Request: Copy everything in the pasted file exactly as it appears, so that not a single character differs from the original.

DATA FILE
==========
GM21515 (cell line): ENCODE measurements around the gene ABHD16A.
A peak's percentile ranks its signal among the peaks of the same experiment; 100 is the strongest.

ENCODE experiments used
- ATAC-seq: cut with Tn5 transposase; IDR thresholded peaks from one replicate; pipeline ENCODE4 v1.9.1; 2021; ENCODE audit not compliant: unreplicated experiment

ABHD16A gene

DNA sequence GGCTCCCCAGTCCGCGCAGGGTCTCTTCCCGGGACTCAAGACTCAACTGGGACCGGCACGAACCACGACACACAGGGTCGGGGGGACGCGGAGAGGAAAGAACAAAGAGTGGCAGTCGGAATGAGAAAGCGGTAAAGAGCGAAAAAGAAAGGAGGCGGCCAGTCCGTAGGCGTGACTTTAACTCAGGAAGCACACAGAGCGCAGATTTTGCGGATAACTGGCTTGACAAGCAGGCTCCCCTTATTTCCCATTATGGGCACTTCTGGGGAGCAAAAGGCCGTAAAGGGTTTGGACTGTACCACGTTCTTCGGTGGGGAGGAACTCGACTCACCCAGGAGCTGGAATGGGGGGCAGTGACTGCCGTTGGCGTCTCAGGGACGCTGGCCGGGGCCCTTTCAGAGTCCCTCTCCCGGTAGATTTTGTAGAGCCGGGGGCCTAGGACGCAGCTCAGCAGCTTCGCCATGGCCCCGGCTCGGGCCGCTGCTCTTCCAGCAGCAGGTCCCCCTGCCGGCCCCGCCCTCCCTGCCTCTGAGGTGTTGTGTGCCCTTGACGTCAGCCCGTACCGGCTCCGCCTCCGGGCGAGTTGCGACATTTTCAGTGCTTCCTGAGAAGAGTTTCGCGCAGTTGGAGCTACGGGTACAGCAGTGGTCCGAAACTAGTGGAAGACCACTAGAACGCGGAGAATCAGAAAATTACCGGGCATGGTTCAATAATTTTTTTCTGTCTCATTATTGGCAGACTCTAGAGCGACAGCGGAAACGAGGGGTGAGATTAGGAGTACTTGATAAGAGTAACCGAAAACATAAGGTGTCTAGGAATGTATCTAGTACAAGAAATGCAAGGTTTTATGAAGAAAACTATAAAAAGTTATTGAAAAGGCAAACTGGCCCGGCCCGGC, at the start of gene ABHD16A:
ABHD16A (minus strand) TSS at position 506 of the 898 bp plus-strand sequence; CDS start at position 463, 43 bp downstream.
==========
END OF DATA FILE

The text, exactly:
GM21515 (cell line): ENCODE measurements around the gene ABHD16A.
A peak's percentile ranks its signal among the peaks of the same experiment; 100 is the strongest.

ENCODE experiments used
- ATAC-seq: cut with Tn5 transposase; IDR thresholded peaks from one replicate; pipeline ENCODE4 v1.9.1; 2021; ENCODE audit not compliant: unreplicated experiment

ABHD16A gene

DNA sequence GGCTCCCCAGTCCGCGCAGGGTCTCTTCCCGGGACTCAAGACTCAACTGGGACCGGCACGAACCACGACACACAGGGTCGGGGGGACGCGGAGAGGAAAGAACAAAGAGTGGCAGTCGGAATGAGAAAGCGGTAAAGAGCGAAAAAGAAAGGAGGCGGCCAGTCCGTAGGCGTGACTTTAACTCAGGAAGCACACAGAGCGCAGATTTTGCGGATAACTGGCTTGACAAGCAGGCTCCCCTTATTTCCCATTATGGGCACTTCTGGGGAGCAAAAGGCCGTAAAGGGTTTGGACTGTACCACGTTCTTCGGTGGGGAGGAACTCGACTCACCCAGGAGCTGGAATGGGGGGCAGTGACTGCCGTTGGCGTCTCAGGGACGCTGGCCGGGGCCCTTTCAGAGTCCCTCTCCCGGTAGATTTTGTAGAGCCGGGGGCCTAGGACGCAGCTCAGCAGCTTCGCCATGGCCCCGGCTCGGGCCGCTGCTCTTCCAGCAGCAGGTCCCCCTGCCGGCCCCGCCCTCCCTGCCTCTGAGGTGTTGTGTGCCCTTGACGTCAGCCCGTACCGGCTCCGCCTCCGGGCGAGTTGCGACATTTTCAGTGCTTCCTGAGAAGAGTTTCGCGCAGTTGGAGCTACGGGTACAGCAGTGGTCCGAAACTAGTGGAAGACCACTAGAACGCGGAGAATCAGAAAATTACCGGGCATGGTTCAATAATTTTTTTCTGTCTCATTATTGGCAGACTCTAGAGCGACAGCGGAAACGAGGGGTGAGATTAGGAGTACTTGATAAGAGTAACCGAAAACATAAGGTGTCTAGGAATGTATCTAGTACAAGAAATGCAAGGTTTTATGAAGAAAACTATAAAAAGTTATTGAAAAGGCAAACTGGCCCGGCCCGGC, at the start of gene ABHD16A:
ABHD16A (minus strand) TSS at position 506 of the 898 bp plus-strand sequence; CDS start at position 463, 43 bp downstream.